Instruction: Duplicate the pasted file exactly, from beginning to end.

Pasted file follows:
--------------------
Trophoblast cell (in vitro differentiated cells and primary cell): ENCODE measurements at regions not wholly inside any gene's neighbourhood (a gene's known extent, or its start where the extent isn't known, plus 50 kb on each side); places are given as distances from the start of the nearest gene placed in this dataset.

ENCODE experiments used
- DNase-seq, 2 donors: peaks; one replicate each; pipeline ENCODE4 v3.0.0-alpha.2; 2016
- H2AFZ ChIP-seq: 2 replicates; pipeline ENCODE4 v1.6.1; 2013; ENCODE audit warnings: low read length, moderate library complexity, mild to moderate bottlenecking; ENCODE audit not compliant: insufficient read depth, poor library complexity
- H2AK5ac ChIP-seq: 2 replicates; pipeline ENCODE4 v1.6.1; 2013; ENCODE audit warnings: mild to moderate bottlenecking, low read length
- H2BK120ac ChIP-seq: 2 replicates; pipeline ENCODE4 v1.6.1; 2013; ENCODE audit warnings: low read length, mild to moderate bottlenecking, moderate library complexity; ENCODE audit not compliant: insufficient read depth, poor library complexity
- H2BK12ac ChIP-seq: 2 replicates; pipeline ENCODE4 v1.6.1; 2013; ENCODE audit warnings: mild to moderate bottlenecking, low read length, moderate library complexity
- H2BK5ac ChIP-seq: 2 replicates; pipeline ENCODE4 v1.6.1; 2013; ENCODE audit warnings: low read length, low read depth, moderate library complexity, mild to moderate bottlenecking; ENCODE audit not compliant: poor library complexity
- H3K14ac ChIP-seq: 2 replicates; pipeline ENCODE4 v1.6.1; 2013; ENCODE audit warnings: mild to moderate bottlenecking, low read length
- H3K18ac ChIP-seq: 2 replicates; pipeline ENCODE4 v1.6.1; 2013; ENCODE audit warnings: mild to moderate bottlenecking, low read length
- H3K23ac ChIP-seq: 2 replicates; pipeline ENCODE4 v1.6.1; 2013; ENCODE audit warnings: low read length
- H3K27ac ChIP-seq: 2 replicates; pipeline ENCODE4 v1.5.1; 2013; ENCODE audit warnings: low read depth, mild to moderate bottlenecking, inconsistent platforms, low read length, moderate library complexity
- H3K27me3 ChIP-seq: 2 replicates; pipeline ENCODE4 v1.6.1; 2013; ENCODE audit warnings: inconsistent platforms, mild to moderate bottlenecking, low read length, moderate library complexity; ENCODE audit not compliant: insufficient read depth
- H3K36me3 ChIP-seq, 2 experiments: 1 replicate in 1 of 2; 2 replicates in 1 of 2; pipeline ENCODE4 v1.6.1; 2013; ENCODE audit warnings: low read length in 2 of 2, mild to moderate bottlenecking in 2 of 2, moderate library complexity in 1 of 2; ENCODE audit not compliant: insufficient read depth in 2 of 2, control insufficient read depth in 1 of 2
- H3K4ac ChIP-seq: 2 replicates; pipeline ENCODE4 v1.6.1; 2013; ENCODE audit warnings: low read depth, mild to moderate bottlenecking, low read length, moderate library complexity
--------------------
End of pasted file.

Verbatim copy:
Trophoblast cell (in vitro differentiated cells and primary cell): ENCODE measurements at regions not wholly inside any gene's neighbourhood (a gene's known extent, or its start where the extent isn't known, plus 50 kb on each side); places are given as distances from the start of the nearest gene placed in this dataset.

ENCODE experiments used
- DNase-seq, 2 donors: peaks; one replicate each; pipeline ENCODE4 v3.0.0-alpha.2; 2016
- H2AFZ ChIP-seq: 2 replicates; pipeline ENCODE4 v1.6.1; 2013; ENCODE audit warnings: low read length, moderate library complexity, mild to moderate bottlenecking; ENCODE audit not compliant: insufficient read depth, poor library complexity
- H2AK5ac ChIP-seq: 2 replicates; pipeline ENCODE4 v1.6.1; 2013; ENCODE audit warnings: mild to moderate bottlenecking, low read length
- H2BK120ac ChIP-seq: 2 replicates; pipeline ENCODE4 v1.6.1; 2013; ENCODE audit warnings: low read length, mild to moderate bottlenecking, moderate library complexity; ENCODE audit not compliant: insufficient read depth, poor library complexity
- H2BK12ac ChIP-seq: 2 replicates; pipeline ENCODE4 v1.6.1; 2013; ENCODE audit warnings: mild to moderate bottlenecking, low read length, moderate library complexity
- H2BK5ac ChIP-seq: 2 replicates; pipeline ENCODE4 v1.6.1; 2013; ENCODE audit warnings: low read length, low read depth, moderate library complexity, mild to moderate bottlenecking; ENCODE audit not compliant: poor library complexity
- H3K14ac ChIP-seq: 2 replicates; pipeline ENCODE4 v1.6.1; 2013; ENCODE audit warnings: mild to moderate bottlenecking, low read length
- H3K18ac ChIP-seq: 2 replicates; pipeline ENCODE4 v1.6.1; 2013; ENCODE audit warnings: mild to moderate bottlenecking, low read length
- H3K23ac ChIP-seq: 2 replicates; pipeline ENCODE4 v1.6.1; 2013; ENCODE audit warnings: low read length
- H3K27ac ChIP-seq: 2 replicates; pipeline ENCODE4 v1.5.1; 2013; ENCODE audit warnings: low read depth, mild to moderate bottlenecking, inconsistent platforms, low read length, moderate library complexity
- H3K27me3 ChIP-seq: 2 replicates; pipeline ENCODE4 v1.6.1; 2013; ENCODE audit warnings: inconsistent platforms, mild to moderate bottlenecking, low read length, moderate library complexity; ENCODE audit not compliant: insufficient read depth
- H3K36me3 ChIP-seq, 2 experiments: 1 replicate in 1 of 2; 2 replicates in 1 of 2; pipeline ENCODE4 v1.6.1; 2013; ENCODE audit warnings: low read length in 2 of 2, mild to moderate bottlenecking in 2 of 2, moderate library complexity in 1 of 2; ENCODE audit not compliant: insufficient read depth in 2 of 2, control insufficient read depth in 1 of 2
- H3K4ac ChIP-seq: 2 replicates; pipeline ENCODE4 v1.6.1; 2013; ENCODE audit warnings: low read depth, mild to moderate bottlenecking, low read length, moderate library complexity